The Court finds that, pursuant to the rationale of Pierpont Inn, Inc. v. State of Cal. (1969) 70 Cal.2d 282 and U.S. v. Dickinson (1947) 311 U.S. 745, where an interference with a property's use is generally increasing, a limitations period does not commence running until the interference with the property's use reaches a state of stabilization, which is not when there is first a substantial interference with the use and enjoyment of the property. There is a requirement of some level of stabilization of the interference. The interference with the use and enjoyment of property stabilizes when the extent of the interference is reasonably known by the property owner. In this case the Court found that the level of interference was increasing each year and thus there was no such stabilization more than five years before plaintiffs filed their lawsuit.


B. Plaintiffs' Claim of Estoppel

The Court further finds that if the statute of limitations applied, the Defendant would be estopped from asserting the statute of limitations defense because all the elements of equitable estoppel have been met, although some of the elements must be implied. Based upon the offers to mitigate impacts, and the formation of the roundtables and working groups with residents, it can be implied that plaintiffs were induced to forebear bringing their actions.

The Court further finds that even though plaintiff Virginia Ernst may have been the plaintiff most personally aware of the City's aotions and ststements, her role in the ongoing dealings with the Defendant City regarding the interference from the aircraft operations is sufficient for the operation of an estoppel as to all plaintiffs because Ms. Ernst acted as an emissary from the airport to the other plaintiffs and as the spokesperson for the other plaintiffs.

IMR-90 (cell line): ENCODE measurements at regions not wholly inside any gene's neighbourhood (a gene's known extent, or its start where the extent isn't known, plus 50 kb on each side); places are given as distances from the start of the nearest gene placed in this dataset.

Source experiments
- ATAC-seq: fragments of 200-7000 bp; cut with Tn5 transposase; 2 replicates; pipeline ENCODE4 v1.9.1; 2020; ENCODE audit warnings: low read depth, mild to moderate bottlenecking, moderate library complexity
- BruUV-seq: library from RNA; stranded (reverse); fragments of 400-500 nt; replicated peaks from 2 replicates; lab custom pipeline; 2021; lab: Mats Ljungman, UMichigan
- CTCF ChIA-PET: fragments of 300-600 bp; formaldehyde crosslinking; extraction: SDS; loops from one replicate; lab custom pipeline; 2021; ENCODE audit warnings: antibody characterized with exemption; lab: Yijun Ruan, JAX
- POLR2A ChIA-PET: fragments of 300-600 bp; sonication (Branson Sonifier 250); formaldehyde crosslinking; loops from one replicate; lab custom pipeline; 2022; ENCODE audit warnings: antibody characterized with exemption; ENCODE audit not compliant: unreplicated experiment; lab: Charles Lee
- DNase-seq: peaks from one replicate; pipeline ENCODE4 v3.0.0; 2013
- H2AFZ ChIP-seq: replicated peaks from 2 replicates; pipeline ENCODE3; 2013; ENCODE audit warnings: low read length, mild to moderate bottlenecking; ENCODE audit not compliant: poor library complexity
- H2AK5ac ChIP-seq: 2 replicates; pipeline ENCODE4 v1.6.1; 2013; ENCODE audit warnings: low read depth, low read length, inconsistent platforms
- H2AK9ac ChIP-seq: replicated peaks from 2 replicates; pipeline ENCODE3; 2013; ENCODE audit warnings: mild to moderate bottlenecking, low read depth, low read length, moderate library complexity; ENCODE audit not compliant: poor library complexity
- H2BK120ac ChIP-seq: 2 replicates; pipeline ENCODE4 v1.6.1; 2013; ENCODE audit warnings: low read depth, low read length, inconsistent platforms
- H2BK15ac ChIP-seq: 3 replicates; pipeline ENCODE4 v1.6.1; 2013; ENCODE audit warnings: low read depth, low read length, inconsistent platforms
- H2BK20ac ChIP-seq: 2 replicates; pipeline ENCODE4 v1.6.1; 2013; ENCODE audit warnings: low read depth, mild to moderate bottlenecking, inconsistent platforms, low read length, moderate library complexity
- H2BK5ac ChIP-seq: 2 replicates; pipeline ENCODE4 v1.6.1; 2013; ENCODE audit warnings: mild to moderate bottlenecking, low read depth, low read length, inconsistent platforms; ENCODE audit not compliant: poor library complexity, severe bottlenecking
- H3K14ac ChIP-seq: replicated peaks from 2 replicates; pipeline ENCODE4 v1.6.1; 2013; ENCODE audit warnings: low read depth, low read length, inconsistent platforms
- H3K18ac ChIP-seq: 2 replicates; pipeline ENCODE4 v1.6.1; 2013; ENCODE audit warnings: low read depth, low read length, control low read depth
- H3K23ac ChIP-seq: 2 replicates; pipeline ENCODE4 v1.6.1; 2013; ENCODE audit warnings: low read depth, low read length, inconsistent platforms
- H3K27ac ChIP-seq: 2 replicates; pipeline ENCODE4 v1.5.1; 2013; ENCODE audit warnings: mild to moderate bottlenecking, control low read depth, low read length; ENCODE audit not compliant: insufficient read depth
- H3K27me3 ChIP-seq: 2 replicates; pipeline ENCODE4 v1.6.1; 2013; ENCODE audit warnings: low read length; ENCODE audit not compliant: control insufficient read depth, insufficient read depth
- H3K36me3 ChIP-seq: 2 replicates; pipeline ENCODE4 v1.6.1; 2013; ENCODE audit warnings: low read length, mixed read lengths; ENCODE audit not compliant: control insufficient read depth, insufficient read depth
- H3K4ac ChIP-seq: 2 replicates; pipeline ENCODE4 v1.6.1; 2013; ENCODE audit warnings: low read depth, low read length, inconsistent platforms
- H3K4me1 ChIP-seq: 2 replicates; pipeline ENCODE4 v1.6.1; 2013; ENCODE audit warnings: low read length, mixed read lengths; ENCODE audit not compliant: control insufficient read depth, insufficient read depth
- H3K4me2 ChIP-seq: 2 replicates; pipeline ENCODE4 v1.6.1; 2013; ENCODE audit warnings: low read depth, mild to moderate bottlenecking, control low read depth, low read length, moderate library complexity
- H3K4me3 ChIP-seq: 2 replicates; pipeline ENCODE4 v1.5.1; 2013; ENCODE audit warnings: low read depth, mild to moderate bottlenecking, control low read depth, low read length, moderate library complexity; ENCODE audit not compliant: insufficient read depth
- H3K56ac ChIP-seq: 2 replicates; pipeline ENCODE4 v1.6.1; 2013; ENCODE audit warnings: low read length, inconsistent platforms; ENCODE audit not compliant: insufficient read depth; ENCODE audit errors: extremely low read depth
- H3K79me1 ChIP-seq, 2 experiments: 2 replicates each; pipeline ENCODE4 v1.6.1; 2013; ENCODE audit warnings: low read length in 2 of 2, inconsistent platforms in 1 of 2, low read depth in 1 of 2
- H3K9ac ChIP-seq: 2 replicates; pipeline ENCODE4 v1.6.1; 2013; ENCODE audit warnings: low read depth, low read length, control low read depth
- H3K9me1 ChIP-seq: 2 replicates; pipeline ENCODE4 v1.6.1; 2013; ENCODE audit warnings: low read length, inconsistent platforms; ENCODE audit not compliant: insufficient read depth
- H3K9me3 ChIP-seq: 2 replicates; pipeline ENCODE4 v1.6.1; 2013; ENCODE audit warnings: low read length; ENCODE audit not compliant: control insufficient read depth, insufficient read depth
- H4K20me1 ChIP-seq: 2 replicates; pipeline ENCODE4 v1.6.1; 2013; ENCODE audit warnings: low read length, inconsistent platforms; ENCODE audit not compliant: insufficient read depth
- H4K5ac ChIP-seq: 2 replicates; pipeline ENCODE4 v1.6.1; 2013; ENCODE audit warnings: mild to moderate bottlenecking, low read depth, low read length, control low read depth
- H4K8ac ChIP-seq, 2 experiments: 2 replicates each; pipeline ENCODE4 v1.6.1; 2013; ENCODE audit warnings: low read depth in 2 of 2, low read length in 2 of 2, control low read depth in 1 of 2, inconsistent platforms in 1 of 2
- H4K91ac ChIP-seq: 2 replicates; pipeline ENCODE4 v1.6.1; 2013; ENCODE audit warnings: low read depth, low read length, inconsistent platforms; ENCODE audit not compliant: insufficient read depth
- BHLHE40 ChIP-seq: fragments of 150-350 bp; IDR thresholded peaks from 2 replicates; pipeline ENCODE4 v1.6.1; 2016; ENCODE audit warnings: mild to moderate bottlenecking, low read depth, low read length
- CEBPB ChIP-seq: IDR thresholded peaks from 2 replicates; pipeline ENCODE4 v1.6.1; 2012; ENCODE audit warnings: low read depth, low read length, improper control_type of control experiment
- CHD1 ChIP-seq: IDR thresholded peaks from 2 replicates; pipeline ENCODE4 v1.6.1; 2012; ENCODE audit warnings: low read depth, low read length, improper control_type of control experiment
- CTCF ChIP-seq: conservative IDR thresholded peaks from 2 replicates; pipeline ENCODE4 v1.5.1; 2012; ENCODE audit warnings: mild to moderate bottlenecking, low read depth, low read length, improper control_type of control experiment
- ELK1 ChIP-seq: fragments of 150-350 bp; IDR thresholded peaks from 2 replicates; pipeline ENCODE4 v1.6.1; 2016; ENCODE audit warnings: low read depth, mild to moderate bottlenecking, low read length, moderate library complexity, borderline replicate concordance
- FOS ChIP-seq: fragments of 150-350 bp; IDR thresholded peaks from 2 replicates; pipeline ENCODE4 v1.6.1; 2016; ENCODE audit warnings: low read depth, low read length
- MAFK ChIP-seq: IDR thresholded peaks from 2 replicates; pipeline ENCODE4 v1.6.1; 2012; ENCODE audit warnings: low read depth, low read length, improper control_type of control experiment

C. Prescriptive Easement.

The Court finds that Defendant City has failed to show that it has acquired any prescriptive easement that would entitle it to burden plaintiffs' properties with the impacts of jet-powered aircraft. This was not a close issue. To prevail under this affirmative defense, Defendant City needed to show by clear and convincing evidence that all of the elements of the defense were met. The Defendant City failed to present any sufficient evidence that had asserted or otherwise effectively implied any "claim of right" necessary to obtain a prescriptive avigation easement at plaintiffs' properties in connection with jet-powered aircraft. To the contrary, the evidence presented plainly shows that Defendant City often recognized plaintiffs' ongoing property rights, while promising to minimize interference with the use and enjoyment of the property caused by the jet-powered aircraft operations.


3. Costs:

Costs to be determined after hearing on noticed motion.


Dated: October 25, 2001


Honorable James A. Albracht
Judge of the Superior Court